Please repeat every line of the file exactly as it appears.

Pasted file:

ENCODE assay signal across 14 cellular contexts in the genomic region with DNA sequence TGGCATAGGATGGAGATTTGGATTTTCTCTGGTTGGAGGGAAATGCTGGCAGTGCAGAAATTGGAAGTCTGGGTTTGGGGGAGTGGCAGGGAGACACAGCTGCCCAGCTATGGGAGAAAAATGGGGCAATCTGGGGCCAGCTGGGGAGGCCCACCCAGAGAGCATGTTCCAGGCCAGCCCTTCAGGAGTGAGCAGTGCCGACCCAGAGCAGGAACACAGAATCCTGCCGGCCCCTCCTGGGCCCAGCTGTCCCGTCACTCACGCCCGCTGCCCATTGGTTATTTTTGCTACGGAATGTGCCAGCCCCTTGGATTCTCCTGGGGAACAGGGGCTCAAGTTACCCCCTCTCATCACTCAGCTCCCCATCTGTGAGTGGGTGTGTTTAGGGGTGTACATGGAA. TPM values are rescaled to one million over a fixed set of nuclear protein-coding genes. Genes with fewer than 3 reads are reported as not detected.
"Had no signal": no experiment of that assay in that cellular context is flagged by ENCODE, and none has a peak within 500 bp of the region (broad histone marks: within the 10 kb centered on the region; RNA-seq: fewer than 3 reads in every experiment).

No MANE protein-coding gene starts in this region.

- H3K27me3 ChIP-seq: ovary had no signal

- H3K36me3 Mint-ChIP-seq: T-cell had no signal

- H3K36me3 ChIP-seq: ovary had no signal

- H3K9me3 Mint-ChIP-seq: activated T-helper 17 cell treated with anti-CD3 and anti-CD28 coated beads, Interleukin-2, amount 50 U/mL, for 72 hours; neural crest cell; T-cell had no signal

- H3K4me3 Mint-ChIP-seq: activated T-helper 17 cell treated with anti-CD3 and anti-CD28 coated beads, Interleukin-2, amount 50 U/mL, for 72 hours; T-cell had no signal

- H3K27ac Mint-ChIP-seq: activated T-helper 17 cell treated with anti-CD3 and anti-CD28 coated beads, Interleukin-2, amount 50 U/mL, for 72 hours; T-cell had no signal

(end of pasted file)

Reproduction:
ENCODE assay signal across 14 cellular contexts in the genomic region with DNA sequence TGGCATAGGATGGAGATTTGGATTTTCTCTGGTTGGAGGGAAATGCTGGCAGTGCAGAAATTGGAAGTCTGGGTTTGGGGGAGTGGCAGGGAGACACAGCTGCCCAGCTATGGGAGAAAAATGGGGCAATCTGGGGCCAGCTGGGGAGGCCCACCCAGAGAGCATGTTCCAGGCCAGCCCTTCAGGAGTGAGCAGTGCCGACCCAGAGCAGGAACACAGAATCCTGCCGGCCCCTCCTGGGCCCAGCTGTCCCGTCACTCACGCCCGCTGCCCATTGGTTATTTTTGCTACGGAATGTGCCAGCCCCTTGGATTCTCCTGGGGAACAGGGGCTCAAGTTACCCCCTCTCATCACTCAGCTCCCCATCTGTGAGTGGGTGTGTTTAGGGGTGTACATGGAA. TPM values are rescaled to one million over a fixed set of nuclear protein-coding genes. Genes with fewer than 3 reads are reported as not detected.
"Had no signal": no experiment of that assay in that cellular context is flagged by ENCODE, and none has a peak within 500 bp of the region (broad histone marks: within the 10 kb centered on the region; RNA-seq: fewer than 3 reads in every experiment).

No MANE protein-coding gene starts in this region.

- H3K27me3 ChIP-seq: ovary had no signal

- H3K36me3 Mint-ChIP-seq: T-cell had no signal

- H3K36me3 ChIP-seq: ovary had no signal

- H3K9me3 Mint-ChIP-seq: activated T-helper 17 cell treated with anti-CD3 and anti-CD28 coated beads, Interleukin-2, amount 50 U/mL, for 72 hours; neural crest cell; T-cell had no signal

- H3K4me3 Mint-ChIP-seq: activated T-helper 17 cell treated with anti-CD3 and anti-CD28 coated beads, Interleukin-2, amount 50 U/mL, for 72 hours; T-cell had no signal

- H3K27ac Mint-ChIP-seq: activated T-helper 17 cell treated with anti-CD3 and anti-CD28 coated beads, Interleukin-2, amount 50 U/mL, for 72 hours; T-cell had no signal